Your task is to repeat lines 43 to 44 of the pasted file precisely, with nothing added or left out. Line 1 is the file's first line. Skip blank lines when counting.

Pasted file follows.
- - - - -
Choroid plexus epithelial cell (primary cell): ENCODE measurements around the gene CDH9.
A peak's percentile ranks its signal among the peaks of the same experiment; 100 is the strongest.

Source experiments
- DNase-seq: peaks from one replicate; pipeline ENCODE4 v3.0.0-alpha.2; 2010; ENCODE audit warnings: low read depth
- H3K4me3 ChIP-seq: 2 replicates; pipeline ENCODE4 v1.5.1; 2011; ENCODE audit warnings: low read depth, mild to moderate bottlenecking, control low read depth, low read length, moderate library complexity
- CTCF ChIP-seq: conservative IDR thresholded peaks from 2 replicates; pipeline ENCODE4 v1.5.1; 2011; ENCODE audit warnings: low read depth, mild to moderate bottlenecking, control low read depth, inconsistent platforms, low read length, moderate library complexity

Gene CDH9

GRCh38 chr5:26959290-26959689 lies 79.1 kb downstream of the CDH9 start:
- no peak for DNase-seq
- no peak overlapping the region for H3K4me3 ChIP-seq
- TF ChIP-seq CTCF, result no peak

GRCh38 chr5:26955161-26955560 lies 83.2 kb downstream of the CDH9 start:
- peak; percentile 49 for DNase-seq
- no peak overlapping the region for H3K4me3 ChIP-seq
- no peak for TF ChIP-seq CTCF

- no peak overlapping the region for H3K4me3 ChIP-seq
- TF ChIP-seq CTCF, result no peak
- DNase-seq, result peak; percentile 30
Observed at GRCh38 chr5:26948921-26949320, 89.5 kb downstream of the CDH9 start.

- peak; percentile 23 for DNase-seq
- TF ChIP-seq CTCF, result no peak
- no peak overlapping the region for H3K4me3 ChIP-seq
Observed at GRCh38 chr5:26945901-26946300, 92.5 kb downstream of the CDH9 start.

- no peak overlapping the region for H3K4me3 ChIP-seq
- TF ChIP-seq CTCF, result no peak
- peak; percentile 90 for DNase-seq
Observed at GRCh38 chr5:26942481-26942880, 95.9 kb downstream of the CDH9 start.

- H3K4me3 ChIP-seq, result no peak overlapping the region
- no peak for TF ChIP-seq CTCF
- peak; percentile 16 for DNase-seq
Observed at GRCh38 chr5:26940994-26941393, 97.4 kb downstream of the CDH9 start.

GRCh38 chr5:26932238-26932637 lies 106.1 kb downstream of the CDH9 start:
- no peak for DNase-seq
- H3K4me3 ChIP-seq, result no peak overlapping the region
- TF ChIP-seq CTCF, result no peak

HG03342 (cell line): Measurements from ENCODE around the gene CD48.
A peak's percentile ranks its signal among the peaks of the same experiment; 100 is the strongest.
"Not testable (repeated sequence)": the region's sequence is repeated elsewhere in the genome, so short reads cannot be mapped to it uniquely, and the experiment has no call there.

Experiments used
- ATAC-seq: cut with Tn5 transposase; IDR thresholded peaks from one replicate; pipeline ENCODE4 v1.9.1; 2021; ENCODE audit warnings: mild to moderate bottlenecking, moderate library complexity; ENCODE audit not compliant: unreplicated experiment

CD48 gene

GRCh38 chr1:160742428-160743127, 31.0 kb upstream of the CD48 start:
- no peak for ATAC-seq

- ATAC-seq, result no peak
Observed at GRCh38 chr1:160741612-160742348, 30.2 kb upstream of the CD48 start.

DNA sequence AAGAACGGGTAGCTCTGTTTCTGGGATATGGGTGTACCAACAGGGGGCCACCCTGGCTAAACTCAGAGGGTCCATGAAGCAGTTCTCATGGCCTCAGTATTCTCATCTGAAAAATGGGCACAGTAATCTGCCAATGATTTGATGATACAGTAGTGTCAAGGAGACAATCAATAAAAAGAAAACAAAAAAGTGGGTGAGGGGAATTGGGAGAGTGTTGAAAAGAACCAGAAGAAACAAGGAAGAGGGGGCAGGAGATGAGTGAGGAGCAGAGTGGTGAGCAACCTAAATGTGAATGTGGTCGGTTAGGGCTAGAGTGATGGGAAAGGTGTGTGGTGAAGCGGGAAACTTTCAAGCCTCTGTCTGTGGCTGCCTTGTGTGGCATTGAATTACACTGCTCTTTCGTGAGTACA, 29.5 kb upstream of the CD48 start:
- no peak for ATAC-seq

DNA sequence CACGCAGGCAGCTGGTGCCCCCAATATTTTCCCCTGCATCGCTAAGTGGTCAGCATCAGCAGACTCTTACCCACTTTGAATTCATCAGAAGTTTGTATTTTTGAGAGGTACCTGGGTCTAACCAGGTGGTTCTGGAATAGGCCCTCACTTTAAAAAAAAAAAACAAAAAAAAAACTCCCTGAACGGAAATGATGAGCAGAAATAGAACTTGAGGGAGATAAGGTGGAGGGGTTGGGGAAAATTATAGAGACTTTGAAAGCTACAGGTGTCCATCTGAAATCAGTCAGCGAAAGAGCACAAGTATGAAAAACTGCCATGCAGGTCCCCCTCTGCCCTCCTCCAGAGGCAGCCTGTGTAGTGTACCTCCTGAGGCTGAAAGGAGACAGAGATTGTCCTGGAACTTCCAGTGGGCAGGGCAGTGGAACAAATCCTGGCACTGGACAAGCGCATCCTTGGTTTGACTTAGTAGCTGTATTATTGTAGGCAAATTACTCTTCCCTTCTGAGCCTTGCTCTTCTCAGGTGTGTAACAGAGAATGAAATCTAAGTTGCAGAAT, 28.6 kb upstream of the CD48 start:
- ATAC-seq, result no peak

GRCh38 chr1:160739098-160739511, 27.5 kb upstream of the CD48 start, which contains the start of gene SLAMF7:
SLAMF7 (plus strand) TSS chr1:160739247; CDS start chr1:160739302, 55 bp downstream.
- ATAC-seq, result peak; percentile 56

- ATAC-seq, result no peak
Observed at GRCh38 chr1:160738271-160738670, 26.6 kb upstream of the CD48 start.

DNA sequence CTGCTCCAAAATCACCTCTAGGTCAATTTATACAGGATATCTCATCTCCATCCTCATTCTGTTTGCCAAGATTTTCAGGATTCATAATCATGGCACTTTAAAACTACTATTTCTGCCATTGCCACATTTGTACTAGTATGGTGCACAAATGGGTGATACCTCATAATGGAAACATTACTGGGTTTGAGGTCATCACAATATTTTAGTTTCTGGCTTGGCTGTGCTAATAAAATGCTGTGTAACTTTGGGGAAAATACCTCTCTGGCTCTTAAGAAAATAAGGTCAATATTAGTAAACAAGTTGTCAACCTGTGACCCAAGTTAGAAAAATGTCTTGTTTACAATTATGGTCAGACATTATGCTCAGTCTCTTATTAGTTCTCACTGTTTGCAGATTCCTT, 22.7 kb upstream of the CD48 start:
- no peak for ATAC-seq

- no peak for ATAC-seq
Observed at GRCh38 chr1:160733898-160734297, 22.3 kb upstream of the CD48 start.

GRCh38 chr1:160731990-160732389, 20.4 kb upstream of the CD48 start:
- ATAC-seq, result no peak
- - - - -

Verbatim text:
- no peak for ATAC-seq

- ATAC-seq, result no peak